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Campaign trial heats as election forecasts: Measurement error and bias in 2004 presidential campaign polls

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Abstract

If late-campaign polls are to be used as forecasts, it is important to ask, how well do the polls do and why are some polls better forecasts than others? We analytically compare alternative methods for estimating the systematic bias in the election trial heat polls of the individual polling houses and of the polling industry as a whole. We put each technique to the test using data from the 2004 US Presidential election. From the collection of evidence we are able to identify the approach that produces the most efficient unbiased estimates and answer the question of how the polls did in 2004. A third of the houses exhibited large and significant biases, but the industry as a whole converged on the truth.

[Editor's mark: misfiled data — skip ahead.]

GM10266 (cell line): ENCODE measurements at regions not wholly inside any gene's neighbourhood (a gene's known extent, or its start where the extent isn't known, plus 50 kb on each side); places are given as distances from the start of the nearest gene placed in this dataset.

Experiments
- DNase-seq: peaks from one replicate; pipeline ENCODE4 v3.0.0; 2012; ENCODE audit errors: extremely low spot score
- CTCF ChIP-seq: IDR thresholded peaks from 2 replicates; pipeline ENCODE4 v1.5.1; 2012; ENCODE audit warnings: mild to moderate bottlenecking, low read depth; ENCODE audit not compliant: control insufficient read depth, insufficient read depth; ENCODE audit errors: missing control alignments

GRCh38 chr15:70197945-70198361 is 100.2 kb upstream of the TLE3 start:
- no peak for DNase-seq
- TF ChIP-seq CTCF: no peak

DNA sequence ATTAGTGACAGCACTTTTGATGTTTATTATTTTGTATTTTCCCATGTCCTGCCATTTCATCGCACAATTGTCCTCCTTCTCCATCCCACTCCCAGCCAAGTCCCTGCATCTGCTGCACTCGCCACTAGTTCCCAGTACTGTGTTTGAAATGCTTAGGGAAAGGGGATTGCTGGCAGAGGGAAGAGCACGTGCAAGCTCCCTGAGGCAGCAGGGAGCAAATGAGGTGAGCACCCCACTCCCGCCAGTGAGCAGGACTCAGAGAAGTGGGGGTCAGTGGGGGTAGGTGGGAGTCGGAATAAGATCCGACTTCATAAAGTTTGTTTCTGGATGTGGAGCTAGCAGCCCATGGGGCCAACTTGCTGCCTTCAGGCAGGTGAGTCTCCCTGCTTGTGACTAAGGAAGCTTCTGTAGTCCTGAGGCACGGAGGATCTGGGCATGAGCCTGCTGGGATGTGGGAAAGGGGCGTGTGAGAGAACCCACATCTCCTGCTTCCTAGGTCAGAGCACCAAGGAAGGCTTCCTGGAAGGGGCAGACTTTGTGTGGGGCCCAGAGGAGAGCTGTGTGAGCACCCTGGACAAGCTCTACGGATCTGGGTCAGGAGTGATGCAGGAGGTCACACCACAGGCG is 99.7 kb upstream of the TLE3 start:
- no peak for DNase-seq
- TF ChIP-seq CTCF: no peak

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... Some scholarsdmost notably Green et al. (1999)dhave advocated a variant of the Kalman filter that takes into account expected sampling error variance. Other scholars have adopted this approach in their estimates of survey house effects (Jackman, 2005;Pickup and Johnston, 2008). 2 In so doing, they provide estimates of real underlying movement. ...
... This clearly complicates the assessment of change over time. A good amount of work has been done (and is underway) in estimating and correcting for the differences across organizations, thus better enabling us to combine data from different sources (Erikson and Wlezien, 1999;Jackman, 2005;Wlezien and Erikson, 2007;Pickup and Johnston, 2008 to count the same respondents on multiple days, and it is very easy to remove this overlap, e.g., for survey house reporting 3-day moving averages, we only use poll results for every third day. We then calculate the Bush share of the two-party vote intention, ignoring all other candidates, e.g., Nader. ...